Dylan Axelrod â€“ Axelrod has bounced from starter to reliever, as the White Sox are unclear on his future role. In his most recent start, he went 6.2 IPs against the Red Sox and Kâ€™ed eight while giving up just one run. So far his ERA/WHIP are not pretty and his underlying numbers (aside from a 16% HR/FB rate) suggest he has earned every bit of his 5.00+ ERA. That said, he is getting solid swinging strikes (10.2%) and has limited the walks in the minors (although he was likely a bit old for the levels he was at). Itâ€™d be surprising if Axelrod was viable in most leagues, however heâ€™s probably worth a stash. You shouldnâ€™t be shocked if he posts a 2.4 K:BB rate and ERA slightly above 4.00. That plays in most leagues. Just believe in Don Cooper.
Justin Masterson â€“ After 12 starts, Masterson had a 5.09 ERA and 53 Kâ€™s against 37 walks in 74.1 IPs. Since then, Masterson has a 2.66 ERA and 45 Kâ€™s against 11 walks in 47.1 IPs. In addition, when you look at Mastersonâ€™s numbers as a whole, he has been slightly unlucky this season, suggesting heâ€™ll have a pretty darn good second half. You should still avoid lefty-heavy line-ups with Masterson, but he is good for a 3.78 ERA, 1.31 WHIP and 76 Kâ€™s ROS.
Joe Blanton â€“ Blanton has a 6.38 K:BB rate this season. Among qualifying pitchers that places him second in all of baseball and well ahead of third place (Matt Cain at 4.98). Unlike Cain, Blanton has suffered from some gopheritis the last four seasons, posting HR/FB rates greater than 10% in each campaign. However, he has never come that close to his current 16% mark, which is also well ahead of his 10.1% career line. Blanton is the type of pitcher everyone should acquire, as youâ€™d expect a SP with his type of K:BB rate to be at least league average.
Max Scherzer â€“ Despite a career best 3.57 K:BB rate, Scherzerâ€™s ERA is closer to 5.00 than it is to 4.00. He has a .356 BABIP, largely due to terrible team defense) and is giving up way more HRs than you would expect, making his FIP (3.79) and xFIP (3.32) way lower than his actual ERA (4.84). Looking at how Scherzer fares throughout the season, you find that he has horrid starts to the season and finishes strong. Indeed, his June (3.86 ERA, 36 Kâ€™s to 11 BBs) was in line with this. In addition, while not as bad as Mastersonâ€™s platoon split, lefties hit .274/.347/.443 off him. In his recent poor outing against the Orioles, the Birds started three lefties and two switch hitters. Youâ€™d have to go all the way back to June 6 to find a similarly poor start from Scherzer. He faced an Indians line-up with four lefties and two switch-hitters. Clearly, if youâ€™re at all concerned about using Scherzer, watch out for teams that can put out lefty-heavy line-ups. Otherwise he should be fine and get you 90 Kâ€™s and post an ERA right around 4.00 ROS.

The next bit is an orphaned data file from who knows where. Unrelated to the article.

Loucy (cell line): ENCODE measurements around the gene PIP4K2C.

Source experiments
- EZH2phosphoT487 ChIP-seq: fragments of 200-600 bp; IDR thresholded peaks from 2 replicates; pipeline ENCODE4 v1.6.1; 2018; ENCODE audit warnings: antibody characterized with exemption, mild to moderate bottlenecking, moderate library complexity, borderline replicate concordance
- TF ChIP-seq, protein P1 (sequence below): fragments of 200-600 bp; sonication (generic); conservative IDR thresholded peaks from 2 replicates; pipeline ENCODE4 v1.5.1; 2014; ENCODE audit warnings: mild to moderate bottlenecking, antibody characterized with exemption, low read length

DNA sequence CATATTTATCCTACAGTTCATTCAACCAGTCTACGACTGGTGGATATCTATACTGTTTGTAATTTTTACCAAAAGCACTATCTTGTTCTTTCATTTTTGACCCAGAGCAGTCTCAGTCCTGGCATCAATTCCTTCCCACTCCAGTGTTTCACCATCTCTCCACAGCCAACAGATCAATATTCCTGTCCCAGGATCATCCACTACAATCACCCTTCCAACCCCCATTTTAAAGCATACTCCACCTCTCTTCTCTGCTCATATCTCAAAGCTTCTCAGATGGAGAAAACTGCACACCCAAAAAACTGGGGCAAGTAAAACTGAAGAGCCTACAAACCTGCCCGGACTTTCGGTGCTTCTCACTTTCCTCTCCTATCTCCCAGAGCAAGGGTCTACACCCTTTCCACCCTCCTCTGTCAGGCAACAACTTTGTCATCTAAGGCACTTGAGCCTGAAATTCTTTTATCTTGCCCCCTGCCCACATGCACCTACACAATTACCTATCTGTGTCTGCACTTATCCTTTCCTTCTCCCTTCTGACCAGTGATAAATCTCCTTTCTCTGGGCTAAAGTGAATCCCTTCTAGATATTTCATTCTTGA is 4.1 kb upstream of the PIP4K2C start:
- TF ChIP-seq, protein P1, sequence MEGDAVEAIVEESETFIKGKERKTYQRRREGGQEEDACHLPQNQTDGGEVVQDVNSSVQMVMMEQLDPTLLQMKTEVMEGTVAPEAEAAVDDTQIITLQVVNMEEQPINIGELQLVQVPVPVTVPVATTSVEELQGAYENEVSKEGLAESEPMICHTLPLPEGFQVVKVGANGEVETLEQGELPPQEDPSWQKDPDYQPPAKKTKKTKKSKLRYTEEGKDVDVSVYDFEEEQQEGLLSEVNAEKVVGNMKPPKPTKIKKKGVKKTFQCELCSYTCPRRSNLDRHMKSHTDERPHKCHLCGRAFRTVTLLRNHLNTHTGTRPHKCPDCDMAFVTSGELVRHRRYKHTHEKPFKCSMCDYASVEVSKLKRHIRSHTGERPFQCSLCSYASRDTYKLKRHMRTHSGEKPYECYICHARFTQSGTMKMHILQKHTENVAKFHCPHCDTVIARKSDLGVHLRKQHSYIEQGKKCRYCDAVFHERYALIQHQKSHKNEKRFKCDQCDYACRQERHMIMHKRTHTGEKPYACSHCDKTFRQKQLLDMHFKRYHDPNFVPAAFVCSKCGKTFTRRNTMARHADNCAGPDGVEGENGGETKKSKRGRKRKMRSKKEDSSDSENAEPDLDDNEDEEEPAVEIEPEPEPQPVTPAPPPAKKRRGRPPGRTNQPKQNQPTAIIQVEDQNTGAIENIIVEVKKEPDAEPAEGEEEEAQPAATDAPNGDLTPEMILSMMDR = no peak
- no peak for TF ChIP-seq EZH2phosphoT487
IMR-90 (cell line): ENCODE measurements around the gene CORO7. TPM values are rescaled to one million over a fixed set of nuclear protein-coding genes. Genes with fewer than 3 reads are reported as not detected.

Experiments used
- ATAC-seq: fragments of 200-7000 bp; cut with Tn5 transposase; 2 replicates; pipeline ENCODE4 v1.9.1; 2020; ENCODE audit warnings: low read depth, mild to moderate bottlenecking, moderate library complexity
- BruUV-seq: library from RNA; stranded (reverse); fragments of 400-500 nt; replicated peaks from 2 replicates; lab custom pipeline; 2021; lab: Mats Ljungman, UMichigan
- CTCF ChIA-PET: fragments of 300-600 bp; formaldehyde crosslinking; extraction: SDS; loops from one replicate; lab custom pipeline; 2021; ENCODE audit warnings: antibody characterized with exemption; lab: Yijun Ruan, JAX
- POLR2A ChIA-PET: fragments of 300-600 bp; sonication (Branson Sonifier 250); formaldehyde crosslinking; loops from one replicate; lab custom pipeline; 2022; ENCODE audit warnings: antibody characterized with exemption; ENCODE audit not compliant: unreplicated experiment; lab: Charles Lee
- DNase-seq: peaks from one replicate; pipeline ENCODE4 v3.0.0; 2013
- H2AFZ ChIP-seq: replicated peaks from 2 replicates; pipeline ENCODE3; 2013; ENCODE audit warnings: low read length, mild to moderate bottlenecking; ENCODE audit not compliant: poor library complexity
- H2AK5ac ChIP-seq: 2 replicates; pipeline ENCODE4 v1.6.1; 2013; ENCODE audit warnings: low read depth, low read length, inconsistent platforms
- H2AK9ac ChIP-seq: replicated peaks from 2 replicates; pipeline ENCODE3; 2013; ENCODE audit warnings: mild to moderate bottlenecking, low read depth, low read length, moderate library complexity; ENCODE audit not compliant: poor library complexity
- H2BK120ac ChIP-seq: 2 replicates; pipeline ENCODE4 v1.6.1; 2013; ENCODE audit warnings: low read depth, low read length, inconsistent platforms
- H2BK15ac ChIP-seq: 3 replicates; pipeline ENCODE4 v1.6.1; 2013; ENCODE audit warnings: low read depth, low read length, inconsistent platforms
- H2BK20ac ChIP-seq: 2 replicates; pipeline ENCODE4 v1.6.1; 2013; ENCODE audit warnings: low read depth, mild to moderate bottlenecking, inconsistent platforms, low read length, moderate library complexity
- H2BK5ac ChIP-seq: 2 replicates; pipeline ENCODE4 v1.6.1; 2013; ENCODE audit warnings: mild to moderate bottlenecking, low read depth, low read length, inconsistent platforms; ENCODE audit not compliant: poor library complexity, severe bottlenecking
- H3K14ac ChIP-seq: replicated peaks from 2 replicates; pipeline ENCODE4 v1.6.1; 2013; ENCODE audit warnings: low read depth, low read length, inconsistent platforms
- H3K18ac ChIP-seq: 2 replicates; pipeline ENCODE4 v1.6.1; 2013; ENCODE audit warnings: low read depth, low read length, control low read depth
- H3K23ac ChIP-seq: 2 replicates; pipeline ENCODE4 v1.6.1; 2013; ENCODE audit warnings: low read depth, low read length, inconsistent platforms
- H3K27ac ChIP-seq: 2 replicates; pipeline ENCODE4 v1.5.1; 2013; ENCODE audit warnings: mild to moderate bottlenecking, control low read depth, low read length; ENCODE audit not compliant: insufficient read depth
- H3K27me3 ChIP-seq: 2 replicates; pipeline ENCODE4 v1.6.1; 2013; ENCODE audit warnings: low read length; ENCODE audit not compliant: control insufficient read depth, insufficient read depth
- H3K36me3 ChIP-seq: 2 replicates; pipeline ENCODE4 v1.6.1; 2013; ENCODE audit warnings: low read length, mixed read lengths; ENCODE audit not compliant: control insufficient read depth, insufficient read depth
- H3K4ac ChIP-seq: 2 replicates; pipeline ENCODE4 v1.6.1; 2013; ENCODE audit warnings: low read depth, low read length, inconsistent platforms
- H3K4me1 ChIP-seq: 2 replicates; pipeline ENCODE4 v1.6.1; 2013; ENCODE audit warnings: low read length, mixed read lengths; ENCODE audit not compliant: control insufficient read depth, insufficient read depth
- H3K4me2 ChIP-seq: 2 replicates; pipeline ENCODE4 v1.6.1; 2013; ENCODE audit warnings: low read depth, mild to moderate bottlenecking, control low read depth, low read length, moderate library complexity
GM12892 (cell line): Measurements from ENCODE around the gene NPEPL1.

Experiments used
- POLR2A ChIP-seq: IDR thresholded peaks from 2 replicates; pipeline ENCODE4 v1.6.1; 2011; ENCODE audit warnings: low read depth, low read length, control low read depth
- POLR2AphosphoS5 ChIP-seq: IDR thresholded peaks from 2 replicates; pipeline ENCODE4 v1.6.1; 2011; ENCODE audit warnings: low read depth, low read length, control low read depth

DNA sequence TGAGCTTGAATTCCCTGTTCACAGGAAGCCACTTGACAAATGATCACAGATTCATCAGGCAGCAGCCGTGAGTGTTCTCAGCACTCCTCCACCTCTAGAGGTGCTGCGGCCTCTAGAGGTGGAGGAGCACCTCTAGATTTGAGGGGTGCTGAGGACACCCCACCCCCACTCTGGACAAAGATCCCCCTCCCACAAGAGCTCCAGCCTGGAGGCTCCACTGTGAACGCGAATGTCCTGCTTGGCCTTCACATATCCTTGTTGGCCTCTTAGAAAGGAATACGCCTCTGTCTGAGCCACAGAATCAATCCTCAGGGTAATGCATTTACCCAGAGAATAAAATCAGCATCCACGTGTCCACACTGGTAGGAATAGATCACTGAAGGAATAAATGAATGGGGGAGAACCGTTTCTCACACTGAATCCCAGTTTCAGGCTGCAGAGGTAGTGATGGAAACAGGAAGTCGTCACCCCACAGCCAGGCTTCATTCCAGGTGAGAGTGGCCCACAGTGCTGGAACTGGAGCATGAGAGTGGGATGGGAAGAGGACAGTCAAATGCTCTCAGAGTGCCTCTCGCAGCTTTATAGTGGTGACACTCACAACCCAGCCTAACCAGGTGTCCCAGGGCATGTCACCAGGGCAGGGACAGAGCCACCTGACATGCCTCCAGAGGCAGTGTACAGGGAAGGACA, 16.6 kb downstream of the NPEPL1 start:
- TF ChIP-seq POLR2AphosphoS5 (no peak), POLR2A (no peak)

Bud Norris â€“ Norris has increased his Kâ€™s and maintained his swinging strike rate from last year, yet is getting far worse results despite what appear to be similar batted ball rates. In addition, he has lost about 1 MPH on his fast ball and isnâ€™t throwing his change-up nearly as much. For some reason, he is walking a few more batters as well. Still, Norris has a darn serviceable 2.47 K:BB rate and should be relatively fine (in a 4.25 ERA, 80 K sort of way) ROS.
Colby Rasmus â€“ On June 25, Rasmus had a .268/.327/.502 line, since then he has gone .205/.301/.411 with four HRs in 18 games and 83 plate appearances. In reality it appears this small sample was just a bit of correction as his BABIP is now a lot closer to last yearâ€™s mark. This presents a unique buying opportunity on Rasmus as he should be fine ROTW. He clearly wasnâ€™t the .300 hitter he was in June, but a .250 guy who can get to 30 HRs and push double digit steals is valuable.
J.J. Hardy â€“ What a difference a year makesâ€¦or doesnâ€™t. The majority of Hardyâ€™s batted ball and other rates (walks, Kâ€™s, swinging strikes, etc.) are nearly identical to last season. However, he has a .216/.255/.373 line and is a bit off a 30 HR pace. The major culprits are a criminal .224 BABIP (.273 last season and for his career) and scuffling HR/FB rate (10.2% this year versus 15.7% last season). Hardy canâ€™t be that good last season and this bad in 2012 with a similar approach and profile, unless he is hurt. If healthy, Hardy should bat .258 with eight HRs ROTW.